Economic and Humanitarian Challenges

Afghanistan’s economic problem is threatened by non-recognition of the government and secondly, there is no growth-‘No growth, no trade’. It is predicted that Afghanistan’s economic growth path is not likely to improve soon as 24. 4 million Afghan people are suffering from acute poverty and food insecurity. Although Afghanistan is receiving humanitarian support from the international community that would not be sufficient to cope and bring it back onto a sustainable recovery path.

Geo-political Divides

The interest of the major powers; the US, Russia, China and the regional countries in Afghanistan does not seem to match which may result in major geo-political conflict in Afghanistan. Afghanistan having suffered terrorism for almost 4 decades will not be able to sustain this.

The geopolitical divide has emerged because the US has a different interest and the Russians and the Chinese have different interests. The Russian and Chinese interest is that the terrorism in Afghanistan should not spill over into Xinjiang, Central Asia and Russia. On the contrary, the US, though it has departed from Afghanistan, seems to be interested to maintain its presence in Afghanistan. It seems that the US is working on a different agenda.

The terrorism which seems to be growing in Afghanistan probably arises from a lack of control by the Taliban, and no law enforcement agencies rules which can control this. It happened during the Russian phase of the Afghan war and the American phase of the Afghan war, this could turn out to be a geopolitical war in the third country which is Afghanistan.

The recently held conferences- Moscow Format, No Money for Terror (NMFT), Herat Security Dialogue, National Security Advisor, Ajit Doval’s meeting with the Central Asian counterparts, Special Representative for Afghanistan, Thomas West’s visit to Japan, India and UAE were organized for a coordinated international breakthrough to contain terrorism in Afghanistan.


The Shia-Sunni divide has fueled conflicts in the Middle East and Muslim countries. The consequences have widened fissures in Afghanistan too as we see growing sectarian violence after the withdrawal of US forces. These simmering tensions have existed in Afghanistan for many centuries. Iran’s role as a protector of Shiites remains significant in Afghanistan and its interest is to protect its eastern borders, preserve the flow of water from Afghanistan, counter narcotics and deal with the Afghan refugee population. Iran’s religious bonding influence has allowed exercising its influence on key ethnic groups of Afghanistan, Tajiks, and Hazaras.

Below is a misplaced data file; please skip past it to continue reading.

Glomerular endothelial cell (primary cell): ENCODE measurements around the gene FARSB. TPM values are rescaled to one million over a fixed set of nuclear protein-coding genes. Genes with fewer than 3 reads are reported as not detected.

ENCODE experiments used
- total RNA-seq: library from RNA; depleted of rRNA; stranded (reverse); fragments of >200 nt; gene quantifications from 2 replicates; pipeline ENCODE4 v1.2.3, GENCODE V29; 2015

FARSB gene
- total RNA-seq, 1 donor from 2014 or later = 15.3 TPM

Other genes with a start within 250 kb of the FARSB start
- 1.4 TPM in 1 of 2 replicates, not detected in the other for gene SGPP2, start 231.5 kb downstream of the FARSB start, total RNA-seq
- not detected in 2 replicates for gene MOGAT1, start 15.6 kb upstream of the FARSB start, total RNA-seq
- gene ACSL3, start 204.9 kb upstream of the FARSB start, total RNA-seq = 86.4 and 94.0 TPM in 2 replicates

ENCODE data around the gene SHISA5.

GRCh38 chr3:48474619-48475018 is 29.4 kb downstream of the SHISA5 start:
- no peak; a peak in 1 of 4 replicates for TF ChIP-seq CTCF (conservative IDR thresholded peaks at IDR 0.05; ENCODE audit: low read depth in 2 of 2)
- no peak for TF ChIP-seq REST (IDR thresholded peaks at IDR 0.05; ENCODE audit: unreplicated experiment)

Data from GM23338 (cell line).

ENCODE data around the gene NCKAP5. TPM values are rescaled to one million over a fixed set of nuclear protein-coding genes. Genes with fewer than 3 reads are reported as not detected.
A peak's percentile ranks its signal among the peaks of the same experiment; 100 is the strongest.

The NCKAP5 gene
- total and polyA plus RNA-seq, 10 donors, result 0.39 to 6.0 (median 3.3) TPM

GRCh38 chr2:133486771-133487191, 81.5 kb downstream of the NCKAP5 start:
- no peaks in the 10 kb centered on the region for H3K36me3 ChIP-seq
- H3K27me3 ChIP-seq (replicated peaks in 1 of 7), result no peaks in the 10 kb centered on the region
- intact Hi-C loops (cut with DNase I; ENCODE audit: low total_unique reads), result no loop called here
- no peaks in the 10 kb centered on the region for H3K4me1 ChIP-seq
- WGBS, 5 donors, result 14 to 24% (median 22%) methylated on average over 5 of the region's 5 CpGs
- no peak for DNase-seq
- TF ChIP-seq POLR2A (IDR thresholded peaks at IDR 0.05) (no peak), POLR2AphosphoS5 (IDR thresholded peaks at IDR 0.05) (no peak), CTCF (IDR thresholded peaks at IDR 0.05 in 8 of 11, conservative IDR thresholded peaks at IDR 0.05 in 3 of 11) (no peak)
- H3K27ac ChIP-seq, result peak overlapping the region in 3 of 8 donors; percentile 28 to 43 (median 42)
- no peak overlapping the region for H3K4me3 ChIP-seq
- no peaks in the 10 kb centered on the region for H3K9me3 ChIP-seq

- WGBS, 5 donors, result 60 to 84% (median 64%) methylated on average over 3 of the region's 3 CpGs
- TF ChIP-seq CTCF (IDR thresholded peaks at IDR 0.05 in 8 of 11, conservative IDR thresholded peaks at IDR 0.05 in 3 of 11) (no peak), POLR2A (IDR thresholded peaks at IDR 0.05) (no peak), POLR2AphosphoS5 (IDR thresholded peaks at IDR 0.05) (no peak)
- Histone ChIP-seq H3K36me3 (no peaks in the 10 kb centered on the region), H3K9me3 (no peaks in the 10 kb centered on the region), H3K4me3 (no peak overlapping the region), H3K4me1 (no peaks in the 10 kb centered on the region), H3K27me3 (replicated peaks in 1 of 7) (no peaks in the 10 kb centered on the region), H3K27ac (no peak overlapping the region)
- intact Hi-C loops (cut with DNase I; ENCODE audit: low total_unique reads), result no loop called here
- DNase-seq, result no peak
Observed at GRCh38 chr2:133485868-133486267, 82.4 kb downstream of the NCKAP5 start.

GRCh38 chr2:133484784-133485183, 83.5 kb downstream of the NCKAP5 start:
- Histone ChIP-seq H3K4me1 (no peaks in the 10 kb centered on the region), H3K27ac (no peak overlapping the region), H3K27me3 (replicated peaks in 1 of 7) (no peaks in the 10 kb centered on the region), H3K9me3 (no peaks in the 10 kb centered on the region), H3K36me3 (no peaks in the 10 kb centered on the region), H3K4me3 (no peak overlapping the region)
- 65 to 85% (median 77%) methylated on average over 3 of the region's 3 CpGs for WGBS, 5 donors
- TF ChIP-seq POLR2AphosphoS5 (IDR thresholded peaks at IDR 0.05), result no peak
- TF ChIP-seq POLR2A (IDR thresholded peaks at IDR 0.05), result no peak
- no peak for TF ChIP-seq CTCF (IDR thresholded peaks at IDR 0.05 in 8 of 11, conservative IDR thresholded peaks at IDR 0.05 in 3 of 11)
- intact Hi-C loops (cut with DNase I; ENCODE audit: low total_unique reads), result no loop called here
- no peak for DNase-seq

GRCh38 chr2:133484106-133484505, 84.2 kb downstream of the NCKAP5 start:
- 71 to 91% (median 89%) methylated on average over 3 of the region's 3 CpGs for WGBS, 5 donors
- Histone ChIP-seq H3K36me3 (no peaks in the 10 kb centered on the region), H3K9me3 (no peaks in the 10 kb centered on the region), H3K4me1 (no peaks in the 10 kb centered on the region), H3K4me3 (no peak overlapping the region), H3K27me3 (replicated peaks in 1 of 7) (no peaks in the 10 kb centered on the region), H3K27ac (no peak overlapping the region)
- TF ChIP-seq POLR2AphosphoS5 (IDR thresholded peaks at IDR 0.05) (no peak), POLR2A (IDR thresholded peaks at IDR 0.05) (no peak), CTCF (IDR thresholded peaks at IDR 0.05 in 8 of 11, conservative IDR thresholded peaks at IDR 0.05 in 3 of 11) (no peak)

There have been many internal dialogues and counter-violence measures between the two sects to reduce the tensions, however, still today the divide exists and if it continues it could lead to escalating violence and an increasing threat to international peace and security.

Reports emerged that the Sunni radical group, including the Islamic State, stepped up attacks in Kabul on Hazaras, a Shiite ethnic group. In the largest assault, on May 8, 2021, eighty-five mostly female Hazara students were killed in bombings outside the Sayedul-Shuhada high school in the Barchi neighbourhood.

In the context of Afghanistan, Iran supported the Northern Alliance during its fight against the Taliban along with other countries- India, Iran, Russia, Tajikistan, Israel, Turkmenistan, the United States and Uzbekistan. Today, the Taliban fears that it will lose control of Afghanistan if it deviates from the Sunni line. And as a result, the other elements or the Shia elements particularly the Uzbeks and also the Tajiks have not been given due recognition in governance and other spheres. Reports also emerged saying whatever aid is being provided to Afghanistan is being given to their Sunni community and the others are not benefitting from it. Therefore, Iran is sceptical about Afghanistan and its future actions. There is no friendly relationship between US and Iran.


In the congressional hearings held in September 2021 on Afghanistan, U.S. Chairman of the Joint Chiefs of Staff General Mark Milley said that “we need to fully examine the role of Pakistan sanctuary in understanding how the Taliban prevailed”. This signals the long history of Pakistan’s equation and long-standing ties with the Taliban.

Pakistan was not aligned with US interests earlier but now the relations have grown closer in recent times. It appears Pakistan’s relations with the US have reconciled in the recent past. After four years, Pakistan is off the grey list of the Financial Action Task Force (FATF) in October this year.

There is a conflict between Afghanistan and Pakistan because of the terrorism of TTP, if that is the case, the conflict in Afghanistan and Pakistan can grow because of this fact- Pakistan can use their group of terrorists in Afghanistan and Afghanistan can use its terrorist in Pakistan with a result the regional conflict and the regional situation will remain tense.